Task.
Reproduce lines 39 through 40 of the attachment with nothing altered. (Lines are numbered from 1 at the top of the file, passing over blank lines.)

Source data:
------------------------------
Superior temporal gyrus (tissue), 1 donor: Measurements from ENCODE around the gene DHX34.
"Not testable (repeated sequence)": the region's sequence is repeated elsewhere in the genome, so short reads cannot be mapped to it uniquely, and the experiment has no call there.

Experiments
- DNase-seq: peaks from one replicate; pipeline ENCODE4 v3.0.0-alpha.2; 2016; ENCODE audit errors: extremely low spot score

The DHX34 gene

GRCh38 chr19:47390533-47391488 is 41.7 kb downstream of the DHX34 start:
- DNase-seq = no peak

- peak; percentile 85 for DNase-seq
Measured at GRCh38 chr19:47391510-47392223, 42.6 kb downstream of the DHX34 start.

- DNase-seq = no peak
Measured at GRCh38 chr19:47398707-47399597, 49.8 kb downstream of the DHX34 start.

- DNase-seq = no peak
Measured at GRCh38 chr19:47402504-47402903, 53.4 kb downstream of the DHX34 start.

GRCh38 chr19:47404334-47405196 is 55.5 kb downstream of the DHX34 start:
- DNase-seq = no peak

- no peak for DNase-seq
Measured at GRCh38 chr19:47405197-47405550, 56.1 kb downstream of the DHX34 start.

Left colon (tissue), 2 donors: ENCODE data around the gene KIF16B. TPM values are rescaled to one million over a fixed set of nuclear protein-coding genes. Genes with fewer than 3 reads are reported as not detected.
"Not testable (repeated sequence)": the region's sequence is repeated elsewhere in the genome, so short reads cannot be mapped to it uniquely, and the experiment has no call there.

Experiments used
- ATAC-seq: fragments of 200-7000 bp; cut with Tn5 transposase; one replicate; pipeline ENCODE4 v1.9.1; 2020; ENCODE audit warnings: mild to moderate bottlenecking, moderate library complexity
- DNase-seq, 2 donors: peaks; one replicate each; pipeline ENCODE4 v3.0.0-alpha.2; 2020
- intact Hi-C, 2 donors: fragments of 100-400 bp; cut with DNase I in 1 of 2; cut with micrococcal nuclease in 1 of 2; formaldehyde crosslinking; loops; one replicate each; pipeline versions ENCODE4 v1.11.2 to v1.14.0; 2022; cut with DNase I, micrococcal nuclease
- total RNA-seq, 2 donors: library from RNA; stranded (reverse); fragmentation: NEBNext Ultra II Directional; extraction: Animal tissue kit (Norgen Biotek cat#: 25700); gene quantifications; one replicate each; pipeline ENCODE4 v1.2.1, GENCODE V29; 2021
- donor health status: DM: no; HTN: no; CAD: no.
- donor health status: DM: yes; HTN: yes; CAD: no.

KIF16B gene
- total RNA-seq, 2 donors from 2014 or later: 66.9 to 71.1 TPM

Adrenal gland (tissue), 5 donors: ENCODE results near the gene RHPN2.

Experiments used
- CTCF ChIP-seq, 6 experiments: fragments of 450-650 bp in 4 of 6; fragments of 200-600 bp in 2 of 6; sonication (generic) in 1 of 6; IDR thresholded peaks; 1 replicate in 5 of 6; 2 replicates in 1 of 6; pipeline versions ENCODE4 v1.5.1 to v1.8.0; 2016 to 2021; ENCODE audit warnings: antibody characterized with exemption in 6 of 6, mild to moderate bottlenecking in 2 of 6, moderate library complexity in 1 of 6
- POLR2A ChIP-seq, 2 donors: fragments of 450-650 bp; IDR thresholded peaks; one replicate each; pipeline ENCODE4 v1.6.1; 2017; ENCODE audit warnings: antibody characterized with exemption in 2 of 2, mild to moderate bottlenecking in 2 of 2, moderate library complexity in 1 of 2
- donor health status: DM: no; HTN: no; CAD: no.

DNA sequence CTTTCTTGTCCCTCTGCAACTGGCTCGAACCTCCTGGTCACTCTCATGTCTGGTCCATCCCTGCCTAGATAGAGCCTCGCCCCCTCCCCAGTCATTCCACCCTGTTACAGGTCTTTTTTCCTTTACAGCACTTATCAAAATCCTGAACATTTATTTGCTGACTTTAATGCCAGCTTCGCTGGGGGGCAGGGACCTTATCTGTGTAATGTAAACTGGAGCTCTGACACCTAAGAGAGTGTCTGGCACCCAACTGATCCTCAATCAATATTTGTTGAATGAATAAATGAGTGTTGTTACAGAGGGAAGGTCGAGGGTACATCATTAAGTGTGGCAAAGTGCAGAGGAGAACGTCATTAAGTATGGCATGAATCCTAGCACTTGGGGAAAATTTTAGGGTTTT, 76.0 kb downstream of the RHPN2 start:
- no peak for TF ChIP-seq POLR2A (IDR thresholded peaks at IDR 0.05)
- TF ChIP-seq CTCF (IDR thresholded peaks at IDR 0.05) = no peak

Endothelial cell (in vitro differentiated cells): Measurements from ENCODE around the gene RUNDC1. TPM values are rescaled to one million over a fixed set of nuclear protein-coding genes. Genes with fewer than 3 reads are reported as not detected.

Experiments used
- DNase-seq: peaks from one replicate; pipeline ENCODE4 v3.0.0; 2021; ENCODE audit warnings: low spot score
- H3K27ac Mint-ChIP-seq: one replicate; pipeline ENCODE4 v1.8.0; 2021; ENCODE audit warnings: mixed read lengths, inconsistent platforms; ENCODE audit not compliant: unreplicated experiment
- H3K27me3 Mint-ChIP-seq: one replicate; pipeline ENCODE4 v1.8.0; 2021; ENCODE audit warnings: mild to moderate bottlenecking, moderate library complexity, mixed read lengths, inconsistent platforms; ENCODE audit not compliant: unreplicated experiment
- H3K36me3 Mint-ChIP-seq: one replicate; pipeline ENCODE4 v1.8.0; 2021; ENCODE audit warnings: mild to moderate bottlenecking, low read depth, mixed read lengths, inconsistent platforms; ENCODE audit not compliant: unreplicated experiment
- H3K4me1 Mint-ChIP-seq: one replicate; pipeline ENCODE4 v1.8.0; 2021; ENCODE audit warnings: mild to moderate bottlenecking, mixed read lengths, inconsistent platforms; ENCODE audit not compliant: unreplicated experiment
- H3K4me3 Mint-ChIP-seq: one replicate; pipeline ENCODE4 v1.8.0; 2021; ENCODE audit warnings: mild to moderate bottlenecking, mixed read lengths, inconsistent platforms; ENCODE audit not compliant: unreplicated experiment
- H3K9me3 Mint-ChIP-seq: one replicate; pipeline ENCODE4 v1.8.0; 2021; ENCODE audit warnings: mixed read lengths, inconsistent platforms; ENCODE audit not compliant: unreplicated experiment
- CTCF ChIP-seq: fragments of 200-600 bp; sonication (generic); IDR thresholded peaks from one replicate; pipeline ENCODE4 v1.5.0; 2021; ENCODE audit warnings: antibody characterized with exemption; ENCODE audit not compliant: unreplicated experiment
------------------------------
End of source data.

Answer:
- DNase-seq: peaks from one replicate; pipeline ENCODE4 v3.0.0; 2021; ENCODE audit warnings: low spot score
- H3K27ac Mint-ChIP-seq: one replicate; pipeline ENCODE4 v1.8.0; 2021; ENCODE audit warnings: mixed read lengths, inconsistent platforms; ENCODE audit not compliant: unreplicated experiment